Western Kentucky University

Poster Title

Antimicrobial and Antiangiogenic Drugs - Relevance in Biomedical Research: Study 2 (Gonzales, Pender, Paripelly, & Donald)

Institution

Western Kentucky University

Abstract

Fibroblast Growth Factors are a family of proteins that are involved in angiogenesis, wound healing, and cell development. FGFs rely upon binding with heparin for signal transduction throughout the cell. Inositol is a monosaccharide and it is component of membrane phospholipids. Inositol also able to bind with phosphate groups to create complexes that have numerous roles in cellular function. In this context, we expressed, purified FGF1 and investigated its interaction with myo-inositol using various biophysical techniques including fluorescence thermal denaturation, pulse proteolysis and multidimensional NMR spectroscopy. Results show that the myo-inositol binds with FGF1 and enhances its thermal stability as well as its solvent accessibility. Currently multidimensional NMR studies are underway to investigate the binding site(s). This information will aid in the design of better pharmacological targets.

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Antimicrobial and Antiangiogenic Drugs - Relevance in Biomedical Research: Study 2 (Gonzales, Pender, Paripelly, & Donald)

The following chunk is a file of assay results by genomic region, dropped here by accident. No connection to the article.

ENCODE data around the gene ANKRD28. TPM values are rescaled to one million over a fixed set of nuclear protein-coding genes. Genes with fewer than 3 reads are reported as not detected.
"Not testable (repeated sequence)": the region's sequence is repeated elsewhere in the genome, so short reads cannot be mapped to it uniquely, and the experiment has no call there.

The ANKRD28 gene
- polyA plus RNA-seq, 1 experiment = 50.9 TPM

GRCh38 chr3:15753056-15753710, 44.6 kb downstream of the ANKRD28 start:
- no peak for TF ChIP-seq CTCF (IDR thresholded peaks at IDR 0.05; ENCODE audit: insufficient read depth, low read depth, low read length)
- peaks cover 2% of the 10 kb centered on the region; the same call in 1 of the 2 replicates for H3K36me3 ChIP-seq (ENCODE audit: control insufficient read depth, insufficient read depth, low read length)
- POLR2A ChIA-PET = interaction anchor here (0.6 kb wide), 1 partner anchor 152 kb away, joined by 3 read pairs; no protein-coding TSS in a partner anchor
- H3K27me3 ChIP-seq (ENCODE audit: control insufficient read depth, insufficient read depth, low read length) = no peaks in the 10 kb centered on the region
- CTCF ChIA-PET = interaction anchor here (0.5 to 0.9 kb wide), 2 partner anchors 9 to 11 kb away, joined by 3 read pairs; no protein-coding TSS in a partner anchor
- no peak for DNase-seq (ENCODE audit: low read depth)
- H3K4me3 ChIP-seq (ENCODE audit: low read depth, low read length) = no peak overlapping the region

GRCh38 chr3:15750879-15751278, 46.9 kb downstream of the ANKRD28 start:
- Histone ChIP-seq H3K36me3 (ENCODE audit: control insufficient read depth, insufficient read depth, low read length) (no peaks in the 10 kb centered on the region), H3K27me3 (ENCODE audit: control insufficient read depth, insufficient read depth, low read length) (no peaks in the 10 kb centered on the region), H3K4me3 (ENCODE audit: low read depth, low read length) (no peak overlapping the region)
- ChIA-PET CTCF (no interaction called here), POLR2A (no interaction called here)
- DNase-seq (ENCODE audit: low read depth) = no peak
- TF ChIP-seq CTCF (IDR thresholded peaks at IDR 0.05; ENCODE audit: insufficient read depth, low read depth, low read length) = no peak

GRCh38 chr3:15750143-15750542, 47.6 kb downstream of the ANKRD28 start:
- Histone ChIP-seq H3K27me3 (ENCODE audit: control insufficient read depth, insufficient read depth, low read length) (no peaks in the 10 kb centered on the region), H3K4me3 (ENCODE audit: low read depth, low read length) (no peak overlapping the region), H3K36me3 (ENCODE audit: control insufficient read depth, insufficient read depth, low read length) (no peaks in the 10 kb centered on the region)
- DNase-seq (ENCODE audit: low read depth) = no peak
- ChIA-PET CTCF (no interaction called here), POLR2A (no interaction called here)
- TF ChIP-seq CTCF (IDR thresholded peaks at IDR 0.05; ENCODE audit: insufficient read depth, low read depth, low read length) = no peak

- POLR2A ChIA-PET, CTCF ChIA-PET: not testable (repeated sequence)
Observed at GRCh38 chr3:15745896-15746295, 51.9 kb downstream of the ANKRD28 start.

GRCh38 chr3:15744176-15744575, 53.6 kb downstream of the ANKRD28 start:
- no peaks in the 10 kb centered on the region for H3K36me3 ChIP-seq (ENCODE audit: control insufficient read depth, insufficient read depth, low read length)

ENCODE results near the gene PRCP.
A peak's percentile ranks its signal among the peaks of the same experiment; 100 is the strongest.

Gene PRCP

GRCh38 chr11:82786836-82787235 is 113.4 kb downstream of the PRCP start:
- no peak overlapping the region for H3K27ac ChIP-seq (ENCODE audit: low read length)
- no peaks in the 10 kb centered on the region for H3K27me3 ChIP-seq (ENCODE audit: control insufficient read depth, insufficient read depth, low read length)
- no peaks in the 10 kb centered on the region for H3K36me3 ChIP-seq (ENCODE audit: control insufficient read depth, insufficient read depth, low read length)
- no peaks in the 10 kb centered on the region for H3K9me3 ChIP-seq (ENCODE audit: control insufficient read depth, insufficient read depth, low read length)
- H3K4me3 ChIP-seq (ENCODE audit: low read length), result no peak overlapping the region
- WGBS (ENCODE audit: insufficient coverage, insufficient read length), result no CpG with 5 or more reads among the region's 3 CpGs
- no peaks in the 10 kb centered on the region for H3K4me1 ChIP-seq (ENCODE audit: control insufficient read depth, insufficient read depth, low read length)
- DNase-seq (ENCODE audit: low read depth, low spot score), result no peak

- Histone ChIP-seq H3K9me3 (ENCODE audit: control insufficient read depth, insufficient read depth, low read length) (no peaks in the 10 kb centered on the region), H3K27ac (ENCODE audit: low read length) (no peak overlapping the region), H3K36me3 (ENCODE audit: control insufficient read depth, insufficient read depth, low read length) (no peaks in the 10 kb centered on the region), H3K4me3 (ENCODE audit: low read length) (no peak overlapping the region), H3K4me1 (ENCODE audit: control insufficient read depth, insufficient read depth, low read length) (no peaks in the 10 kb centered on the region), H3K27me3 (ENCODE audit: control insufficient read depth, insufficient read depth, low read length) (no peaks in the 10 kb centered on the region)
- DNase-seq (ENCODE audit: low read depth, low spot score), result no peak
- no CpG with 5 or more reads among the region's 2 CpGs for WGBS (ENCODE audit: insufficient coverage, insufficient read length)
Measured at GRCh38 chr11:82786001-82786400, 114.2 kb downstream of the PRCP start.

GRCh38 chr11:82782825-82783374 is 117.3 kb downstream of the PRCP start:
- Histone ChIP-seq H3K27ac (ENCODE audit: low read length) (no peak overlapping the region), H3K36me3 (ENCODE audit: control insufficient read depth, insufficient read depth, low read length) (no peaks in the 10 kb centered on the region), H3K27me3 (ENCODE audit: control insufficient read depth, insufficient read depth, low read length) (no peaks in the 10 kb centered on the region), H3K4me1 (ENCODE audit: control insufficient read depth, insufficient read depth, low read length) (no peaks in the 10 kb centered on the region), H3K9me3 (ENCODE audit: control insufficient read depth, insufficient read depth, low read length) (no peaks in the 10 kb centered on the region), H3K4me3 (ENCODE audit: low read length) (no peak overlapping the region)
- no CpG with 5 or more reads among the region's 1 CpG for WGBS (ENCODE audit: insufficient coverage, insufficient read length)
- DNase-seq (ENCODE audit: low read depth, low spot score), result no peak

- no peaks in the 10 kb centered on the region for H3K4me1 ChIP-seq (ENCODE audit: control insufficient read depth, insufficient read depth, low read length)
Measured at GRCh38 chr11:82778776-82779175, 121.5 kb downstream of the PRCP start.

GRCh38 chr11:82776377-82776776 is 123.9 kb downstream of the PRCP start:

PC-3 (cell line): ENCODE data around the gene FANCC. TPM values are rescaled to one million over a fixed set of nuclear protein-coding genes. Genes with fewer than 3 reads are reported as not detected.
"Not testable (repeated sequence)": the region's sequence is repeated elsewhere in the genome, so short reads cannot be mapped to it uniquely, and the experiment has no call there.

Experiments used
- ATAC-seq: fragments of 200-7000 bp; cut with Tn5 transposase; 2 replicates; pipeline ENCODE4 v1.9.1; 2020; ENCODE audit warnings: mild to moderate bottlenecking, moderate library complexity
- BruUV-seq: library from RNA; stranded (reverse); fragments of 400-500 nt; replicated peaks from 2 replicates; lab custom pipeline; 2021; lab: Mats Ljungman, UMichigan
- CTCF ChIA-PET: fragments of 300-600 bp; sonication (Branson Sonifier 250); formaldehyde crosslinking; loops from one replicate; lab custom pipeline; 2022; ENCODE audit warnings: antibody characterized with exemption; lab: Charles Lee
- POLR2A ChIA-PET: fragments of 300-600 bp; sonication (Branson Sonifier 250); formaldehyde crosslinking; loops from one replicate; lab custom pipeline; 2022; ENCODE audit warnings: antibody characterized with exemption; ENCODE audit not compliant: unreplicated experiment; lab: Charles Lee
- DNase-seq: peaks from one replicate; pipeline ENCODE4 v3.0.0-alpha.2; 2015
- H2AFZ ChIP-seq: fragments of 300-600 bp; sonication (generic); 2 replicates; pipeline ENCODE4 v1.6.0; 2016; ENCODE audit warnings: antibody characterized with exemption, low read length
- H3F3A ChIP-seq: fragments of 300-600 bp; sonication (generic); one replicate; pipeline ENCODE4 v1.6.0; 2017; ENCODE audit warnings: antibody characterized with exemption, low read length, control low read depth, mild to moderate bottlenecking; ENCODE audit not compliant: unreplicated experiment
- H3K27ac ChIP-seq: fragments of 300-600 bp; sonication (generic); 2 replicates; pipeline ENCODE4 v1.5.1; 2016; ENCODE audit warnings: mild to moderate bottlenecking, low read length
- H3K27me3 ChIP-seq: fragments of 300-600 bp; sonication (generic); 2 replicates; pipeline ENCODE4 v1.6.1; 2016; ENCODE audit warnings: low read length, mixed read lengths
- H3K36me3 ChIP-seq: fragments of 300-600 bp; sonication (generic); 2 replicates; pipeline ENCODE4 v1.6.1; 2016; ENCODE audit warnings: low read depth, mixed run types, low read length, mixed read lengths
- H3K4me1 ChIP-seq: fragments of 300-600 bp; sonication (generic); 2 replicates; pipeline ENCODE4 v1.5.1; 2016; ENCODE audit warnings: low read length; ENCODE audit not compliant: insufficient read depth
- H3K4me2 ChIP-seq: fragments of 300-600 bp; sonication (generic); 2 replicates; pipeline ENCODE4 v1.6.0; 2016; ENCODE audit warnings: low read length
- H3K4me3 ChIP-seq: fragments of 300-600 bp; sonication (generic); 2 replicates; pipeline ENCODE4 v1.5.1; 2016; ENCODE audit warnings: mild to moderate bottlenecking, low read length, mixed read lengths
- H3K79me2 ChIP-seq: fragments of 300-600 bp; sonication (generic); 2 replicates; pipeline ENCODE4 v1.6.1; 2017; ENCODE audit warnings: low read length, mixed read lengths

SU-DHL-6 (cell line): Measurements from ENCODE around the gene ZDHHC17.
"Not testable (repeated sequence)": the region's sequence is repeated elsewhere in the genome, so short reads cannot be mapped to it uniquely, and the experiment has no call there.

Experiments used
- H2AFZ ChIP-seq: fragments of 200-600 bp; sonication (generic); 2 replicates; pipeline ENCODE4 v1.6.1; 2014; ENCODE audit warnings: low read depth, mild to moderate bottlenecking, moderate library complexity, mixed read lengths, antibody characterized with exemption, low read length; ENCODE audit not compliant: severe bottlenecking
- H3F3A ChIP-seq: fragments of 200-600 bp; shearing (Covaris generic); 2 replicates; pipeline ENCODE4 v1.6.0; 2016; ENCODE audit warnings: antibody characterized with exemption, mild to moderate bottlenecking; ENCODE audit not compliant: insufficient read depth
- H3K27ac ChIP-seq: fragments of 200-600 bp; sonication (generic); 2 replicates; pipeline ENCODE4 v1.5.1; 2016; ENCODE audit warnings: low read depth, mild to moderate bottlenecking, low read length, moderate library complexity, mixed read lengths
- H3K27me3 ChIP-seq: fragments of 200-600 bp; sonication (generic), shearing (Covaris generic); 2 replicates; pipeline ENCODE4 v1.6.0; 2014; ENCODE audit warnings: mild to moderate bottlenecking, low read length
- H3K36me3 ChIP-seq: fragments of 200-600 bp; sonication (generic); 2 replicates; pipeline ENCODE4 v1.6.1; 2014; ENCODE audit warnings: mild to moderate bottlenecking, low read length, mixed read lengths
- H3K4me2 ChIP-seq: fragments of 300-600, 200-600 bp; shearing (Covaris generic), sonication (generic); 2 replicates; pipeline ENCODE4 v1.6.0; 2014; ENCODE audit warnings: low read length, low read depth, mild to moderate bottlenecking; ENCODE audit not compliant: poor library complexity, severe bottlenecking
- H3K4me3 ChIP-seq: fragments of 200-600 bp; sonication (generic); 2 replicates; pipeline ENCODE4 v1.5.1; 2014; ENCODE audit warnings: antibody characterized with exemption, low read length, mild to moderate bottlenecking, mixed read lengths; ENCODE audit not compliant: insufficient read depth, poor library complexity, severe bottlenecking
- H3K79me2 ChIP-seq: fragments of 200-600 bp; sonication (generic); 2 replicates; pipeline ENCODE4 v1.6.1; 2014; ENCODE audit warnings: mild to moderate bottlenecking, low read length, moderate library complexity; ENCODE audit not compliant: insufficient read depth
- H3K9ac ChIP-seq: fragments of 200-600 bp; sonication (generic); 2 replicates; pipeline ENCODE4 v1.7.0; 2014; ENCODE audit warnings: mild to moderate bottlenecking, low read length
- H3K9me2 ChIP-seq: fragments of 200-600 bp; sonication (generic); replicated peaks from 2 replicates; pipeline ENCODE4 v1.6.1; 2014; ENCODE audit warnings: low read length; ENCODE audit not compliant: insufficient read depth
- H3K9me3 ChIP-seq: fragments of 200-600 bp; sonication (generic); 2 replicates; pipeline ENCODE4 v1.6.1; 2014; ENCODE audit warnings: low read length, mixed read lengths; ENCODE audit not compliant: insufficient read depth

Fibroblast Growth Factors are a family of proteins that are involved in angiogenesis, wound healing, and cell development. FGFs rely upon binding with heparin for signal transduction throughout the cell. Inositol is a monosaccharide and it is component of membrane phospholipids. Inositol also able to bind with phosphate groups to create complexes that have numerous roles in cellular function. In this context, we expressed, purified FGF1 and investigated its interaction with myo-inositol using various biophysical techniques including fluorescence thermal denaturation, pulse proteolysis and multidimensional NMR spectroscopy. Results show that the myo-inositol binds with FGF1 and enhances its thermal stability as well as its solvent accessibility. Currently multidimensional NMR studies are underway to investigate the binding site(s). This information will aid in the design of better pharmacological targets.